In today’s world, many organizations and people put a high value on diversity. Diversity has become the gold standard, almost out of thin air, with no rational basis for its value. Yet, diversity seems to be a virtue that everyone must have simply because someone decided that it needed to be important and everyone else jumped on the band wagon without giving much in-depth thought to what they were saying. It is an easy sell and it has sort of a feel-good feeling to it.
However, I disagree with the notion that diversity is a virtue. Virtue means having high moral standards. Virtues are things like honesty, courage, patience, perseverance, kindness, and commitment. Diversity itself is neither good nor bad. Diversity can be beneficial in certain settings, but diversity is not what makes us a great society. Morality and virtue (as listed above) make us a great society. Diversity does not make a great basketball team nor a great ballet company nor a great opera. Diversity does not improve the chances of finding a cure for cancer nor improve the quality of new bridges and aircraft carriers. Diversity does not make my neighborhood safe, and it does not make my church more worshipful. Diversity might make a church choir better because of the need for different parts and different voice qualities, but an all male choir could be just as beautiful.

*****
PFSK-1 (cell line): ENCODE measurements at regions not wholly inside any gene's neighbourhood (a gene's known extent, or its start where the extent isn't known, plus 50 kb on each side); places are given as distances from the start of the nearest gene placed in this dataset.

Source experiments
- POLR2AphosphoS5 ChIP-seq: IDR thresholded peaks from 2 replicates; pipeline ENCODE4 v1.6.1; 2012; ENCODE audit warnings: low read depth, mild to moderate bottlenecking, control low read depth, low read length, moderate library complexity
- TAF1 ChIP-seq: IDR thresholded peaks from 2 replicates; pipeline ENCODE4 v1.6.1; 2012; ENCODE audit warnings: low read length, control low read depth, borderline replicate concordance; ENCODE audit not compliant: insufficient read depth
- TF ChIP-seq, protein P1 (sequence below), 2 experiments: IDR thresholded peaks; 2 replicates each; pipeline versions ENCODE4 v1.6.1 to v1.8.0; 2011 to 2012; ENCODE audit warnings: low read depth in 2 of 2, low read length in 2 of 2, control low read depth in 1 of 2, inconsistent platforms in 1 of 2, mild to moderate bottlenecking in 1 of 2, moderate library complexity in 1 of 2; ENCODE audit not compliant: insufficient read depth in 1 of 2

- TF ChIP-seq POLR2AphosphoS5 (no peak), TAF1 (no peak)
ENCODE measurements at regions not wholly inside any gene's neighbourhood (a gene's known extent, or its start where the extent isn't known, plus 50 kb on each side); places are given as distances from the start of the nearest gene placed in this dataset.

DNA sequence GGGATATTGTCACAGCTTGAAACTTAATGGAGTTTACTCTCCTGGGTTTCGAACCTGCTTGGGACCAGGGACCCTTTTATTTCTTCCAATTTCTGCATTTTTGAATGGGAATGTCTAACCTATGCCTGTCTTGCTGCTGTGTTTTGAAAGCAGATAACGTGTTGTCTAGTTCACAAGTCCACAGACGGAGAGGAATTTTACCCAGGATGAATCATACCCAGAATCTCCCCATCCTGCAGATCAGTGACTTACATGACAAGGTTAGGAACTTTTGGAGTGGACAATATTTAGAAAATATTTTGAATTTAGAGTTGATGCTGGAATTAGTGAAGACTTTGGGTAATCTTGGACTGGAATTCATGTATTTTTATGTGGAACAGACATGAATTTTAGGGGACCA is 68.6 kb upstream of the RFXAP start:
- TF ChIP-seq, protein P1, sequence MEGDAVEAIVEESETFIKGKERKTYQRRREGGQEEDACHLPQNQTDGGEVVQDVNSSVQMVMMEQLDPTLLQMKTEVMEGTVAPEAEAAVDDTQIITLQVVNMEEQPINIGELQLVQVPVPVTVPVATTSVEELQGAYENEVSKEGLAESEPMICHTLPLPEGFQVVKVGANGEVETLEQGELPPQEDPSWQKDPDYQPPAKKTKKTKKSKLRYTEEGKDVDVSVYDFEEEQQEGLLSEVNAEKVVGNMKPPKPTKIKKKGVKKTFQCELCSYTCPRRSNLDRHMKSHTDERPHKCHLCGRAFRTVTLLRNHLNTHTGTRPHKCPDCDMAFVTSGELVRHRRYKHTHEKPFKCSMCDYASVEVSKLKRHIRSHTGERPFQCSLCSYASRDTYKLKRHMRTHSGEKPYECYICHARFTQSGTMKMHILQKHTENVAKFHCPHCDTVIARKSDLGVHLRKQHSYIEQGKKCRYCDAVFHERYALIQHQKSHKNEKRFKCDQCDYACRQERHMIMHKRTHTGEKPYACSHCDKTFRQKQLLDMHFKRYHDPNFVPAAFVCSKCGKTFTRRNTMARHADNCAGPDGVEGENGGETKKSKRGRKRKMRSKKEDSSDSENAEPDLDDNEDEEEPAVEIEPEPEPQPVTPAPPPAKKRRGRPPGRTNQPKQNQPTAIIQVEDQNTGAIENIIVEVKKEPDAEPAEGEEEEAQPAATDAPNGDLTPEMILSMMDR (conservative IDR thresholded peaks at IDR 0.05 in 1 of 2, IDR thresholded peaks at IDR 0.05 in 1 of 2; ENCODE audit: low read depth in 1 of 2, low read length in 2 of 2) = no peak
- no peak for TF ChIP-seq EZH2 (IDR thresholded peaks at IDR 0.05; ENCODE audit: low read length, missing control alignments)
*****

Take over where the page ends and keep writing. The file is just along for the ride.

When we talk about diversity in the workplace, I’m all for hiring different types of people, but I want to hire people based on what they can offer my company, to make my company better. I don’t care about their outward appearance, like what color their skin is, what their gender is, or what their religion is. What I care about is how well can they do the job and whether or not they are a good fit for my company. Are they smart, are they teachable, are they capable of growing into a leadership position, do they have a track record, are they good communicators? These are some of the questions I would ask before hiring someone. As a leader of an organization, I want to have the very best people on my team. Forcing me to hire based on arbitrary, exterior characteristics robs me of my freedom to choose what is best for my company or my department and it has no historical, objective data to prove that it has made us any better. (One historical data point that most people get wrong: our nation was not created by a melting pot of diverse people. We were mostly a homogenous group of Western Europeans with similar Judeo-Christian values who were not tired and poor, but hardworking, tenacious, and determined to make a successful new life in a new wonderful country.)
“Variety is the spice of life” for some, but I say, “if it ain’t broke don’t fix it”, and this new social experiment of forcing diversity into the workplace and the school yard just doesn’t make sense to me.
About the Author:
Beth Biesel is the Editor of the americanlibertyforum.org "What's New" Blog
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